The expansion of online gaming has reflected the overall expansion of computer networks from small local networks to the Internet and the growth of Internet access itself. Online games can range from simple text based games to games incorporating complex graphics and virtual worlds populated by many players simultaneously. Many online games have associated online communities, making online games a form of social activity beyond single player games.
We all get bored. It happens. There are times when we have nothing fun we want to do. That’s why video games were invented, to entertain us and help us enjoy our free time. Unfortunately, until recently, video games haven’t been free. Now there are lots of sites offering free fun games in almost any genre you can think of. Whether you have ten minutes or an hour, there are tons of free online games that will help you enjoy that time.
The best thing about these free games online is their extreme variety. You can change what you play depending on your mood and how you feel at that moment. If you want a sports game you can find it. If you get bored of that and want a puzzle game then it’s at your fingertips. There truly are endless types of games, something sure to match everyone and every mood imaginable.
The term online gaming in many circles is being strictly defined to describe games that do not involve wagering, although many still use the term online gaming synonymously with online gambling. This article focuses on online games that do not involve wagering, online gambling is discussed in a separate article.
Early real-time strategy games often allowed multiplayer play over a modem or local network. As the Internet started to grow during the 1990s, software was developed that would allow players to tunnel the LAN protocols used by the games over the Internet. By the late 1990s, most RTS games had native Internet support, allowing players from all over the globe to play with each other. Services were created to allow players to be automatically matched against another player wishing to play or lobbies were formed where people could meet in so called game rooms. An example was the MSN Gaming Zone where online game communities were formed by active players for games, such as Age of Empires and Microsoft Ants.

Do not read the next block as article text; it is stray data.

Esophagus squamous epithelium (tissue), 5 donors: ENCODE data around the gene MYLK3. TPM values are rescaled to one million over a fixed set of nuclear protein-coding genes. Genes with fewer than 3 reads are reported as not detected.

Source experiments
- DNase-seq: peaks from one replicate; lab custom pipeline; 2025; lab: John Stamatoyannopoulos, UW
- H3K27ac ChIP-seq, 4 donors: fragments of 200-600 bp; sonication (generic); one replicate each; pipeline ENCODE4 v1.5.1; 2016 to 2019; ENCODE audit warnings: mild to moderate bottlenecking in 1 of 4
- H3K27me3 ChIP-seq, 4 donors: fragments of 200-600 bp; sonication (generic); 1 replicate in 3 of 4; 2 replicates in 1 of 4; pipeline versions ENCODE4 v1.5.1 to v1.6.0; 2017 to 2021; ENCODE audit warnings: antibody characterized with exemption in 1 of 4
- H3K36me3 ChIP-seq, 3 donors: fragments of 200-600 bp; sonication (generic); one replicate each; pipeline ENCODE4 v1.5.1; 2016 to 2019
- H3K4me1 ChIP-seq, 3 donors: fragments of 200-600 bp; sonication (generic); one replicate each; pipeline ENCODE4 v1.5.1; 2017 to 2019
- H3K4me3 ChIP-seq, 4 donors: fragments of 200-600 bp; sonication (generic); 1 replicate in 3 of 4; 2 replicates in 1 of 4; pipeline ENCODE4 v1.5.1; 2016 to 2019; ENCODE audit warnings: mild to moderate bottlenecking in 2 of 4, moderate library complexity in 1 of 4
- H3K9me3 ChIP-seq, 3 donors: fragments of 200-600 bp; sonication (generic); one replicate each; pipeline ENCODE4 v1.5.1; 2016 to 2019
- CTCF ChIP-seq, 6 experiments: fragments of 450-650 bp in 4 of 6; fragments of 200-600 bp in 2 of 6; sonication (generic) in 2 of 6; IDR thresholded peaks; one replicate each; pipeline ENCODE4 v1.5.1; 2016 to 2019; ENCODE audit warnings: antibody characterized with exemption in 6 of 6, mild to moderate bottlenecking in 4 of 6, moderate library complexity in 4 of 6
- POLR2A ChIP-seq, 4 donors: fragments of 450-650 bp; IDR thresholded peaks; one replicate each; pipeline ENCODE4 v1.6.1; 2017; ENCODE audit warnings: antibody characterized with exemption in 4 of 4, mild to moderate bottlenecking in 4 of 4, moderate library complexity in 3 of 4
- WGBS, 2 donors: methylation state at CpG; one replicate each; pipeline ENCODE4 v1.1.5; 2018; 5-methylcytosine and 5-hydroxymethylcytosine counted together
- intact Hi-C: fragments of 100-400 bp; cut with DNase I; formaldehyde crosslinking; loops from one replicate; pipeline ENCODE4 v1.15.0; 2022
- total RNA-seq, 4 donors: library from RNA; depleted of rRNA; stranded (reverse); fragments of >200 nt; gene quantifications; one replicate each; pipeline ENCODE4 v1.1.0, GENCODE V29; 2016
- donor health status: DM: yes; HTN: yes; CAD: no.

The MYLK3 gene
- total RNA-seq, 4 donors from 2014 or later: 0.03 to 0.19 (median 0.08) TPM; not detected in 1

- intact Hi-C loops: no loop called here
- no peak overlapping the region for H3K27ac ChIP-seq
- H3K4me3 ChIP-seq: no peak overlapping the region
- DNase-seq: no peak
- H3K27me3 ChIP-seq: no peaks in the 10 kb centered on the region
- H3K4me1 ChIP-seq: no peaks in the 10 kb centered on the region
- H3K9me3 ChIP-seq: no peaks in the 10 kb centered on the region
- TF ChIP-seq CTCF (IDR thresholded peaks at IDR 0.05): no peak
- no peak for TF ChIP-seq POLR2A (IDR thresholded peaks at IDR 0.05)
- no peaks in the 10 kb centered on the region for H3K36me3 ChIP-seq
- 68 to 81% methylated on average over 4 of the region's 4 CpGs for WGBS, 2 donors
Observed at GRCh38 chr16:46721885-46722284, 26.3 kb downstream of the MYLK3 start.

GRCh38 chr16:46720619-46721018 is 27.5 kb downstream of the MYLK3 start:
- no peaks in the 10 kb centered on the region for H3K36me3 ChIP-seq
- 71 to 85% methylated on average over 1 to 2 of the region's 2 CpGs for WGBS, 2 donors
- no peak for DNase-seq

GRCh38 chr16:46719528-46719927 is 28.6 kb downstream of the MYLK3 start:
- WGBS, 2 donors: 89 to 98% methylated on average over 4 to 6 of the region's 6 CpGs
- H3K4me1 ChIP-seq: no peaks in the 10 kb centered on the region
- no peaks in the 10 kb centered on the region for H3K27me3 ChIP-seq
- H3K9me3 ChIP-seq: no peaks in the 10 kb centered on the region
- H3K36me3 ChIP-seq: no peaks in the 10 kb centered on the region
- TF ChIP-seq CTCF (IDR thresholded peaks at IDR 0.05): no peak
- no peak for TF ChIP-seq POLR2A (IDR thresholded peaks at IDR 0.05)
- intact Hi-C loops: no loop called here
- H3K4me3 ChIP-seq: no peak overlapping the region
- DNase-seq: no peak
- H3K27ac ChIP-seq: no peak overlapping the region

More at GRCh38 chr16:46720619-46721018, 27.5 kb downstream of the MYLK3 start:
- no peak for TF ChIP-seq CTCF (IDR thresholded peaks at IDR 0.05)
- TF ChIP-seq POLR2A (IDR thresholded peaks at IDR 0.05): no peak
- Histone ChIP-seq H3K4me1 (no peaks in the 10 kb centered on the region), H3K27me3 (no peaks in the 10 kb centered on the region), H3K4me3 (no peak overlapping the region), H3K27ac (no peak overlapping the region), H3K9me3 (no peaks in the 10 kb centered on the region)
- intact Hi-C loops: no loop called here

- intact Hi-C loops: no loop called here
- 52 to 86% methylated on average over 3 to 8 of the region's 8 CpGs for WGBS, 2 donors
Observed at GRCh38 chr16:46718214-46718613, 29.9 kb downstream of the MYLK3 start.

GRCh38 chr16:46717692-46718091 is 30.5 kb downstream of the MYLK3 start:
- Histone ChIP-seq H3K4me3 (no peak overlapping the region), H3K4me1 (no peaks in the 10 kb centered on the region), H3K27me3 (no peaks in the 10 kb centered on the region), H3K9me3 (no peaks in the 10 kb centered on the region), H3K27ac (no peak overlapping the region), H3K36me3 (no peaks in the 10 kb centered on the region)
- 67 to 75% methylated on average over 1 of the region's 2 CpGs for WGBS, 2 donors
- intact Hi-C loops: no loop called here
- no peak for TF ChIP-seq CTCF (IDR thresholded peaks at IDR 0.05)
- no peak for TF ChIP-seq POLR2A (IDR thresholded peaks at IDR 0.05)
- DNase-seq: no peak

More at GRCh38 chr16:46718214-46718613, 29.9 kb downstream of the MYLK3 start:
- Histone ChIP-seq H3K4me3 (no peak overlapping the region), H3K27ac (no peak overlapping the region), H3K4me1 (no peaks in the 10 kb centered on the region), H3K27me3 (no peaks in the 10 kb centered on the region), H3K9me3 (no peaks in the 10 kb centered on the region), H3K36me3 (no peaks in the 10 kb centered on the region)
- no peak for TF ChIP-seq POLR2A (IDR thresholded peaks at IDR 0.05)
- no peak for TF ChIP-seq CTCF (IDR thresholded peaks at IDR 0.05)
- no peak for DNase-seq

The development of web-based graphics technologies such as Flash and Java allowed browser games to become more complex. These games, also known by their related technology as “Flash games” or “Java games”, became increasingly popular. Many games originally released in the 1980s, such as Pac-Man and Frogger, were recreated as games played using the Flash plugin on a webpage. Most browser games have limited multiplayer play, often being single player games with a high score list shared amongst all players.
Browser-based pet games are also very popular amongst the younger generation of online gamers. These games range from gigantic games with millions of users, such as Neopets, to smaller and more community-based pet games.
More recent browser-based games use web technologies like Ajax to make more complicated multiplayer interactions possible.
So now I bet you are asking yourself what it takes to delve into this wonderful world of free games online. It’s not complicated; in fact it’s very very simple. Most sites require only that you sign up and be a member of their site. That’s it. Once you sign up, you just select any game you are in the mood for and begin playing.
Popular free games online are commonly bound by an End User License Agreement (EULA). The consequences of breaking the agreement vary according to the contract; ranging from warnings to termination, such as in the 3D immersive world Second Life where a breach of contract will append the player warnings, suspension and termination depending on the offense. Enforcing the EULA is difficult, due to high economic costs of human intervention and low returns back to the firm. Only in large scale games is it profitable for the firm to enforce its EULA.
The rising popularity of Flash and Java led to an Internet revolution where websites could utilize streaming video, audio, and a whole new set of user interactivity. When Microsoft began packaging Flash as a pre-installed component of IE, the Internet began to shift from a data/information spectrum to also offer on-demand entertainment. This revolution paved the way for sites to offer games to web surfers. Some online multiplayer games like World of Warcraft, Final Fantasy XI and Lineage II charge a monthly fee to subscribe to their services, while games such as Guild Wars offer an alternative no monthly fee scheme. Many other sites relied on advertising revenues from on-site sponsors, while others, like RuneScape, or Tibia let people play for free while leaving the players the option of paying, unlocking new content for the members.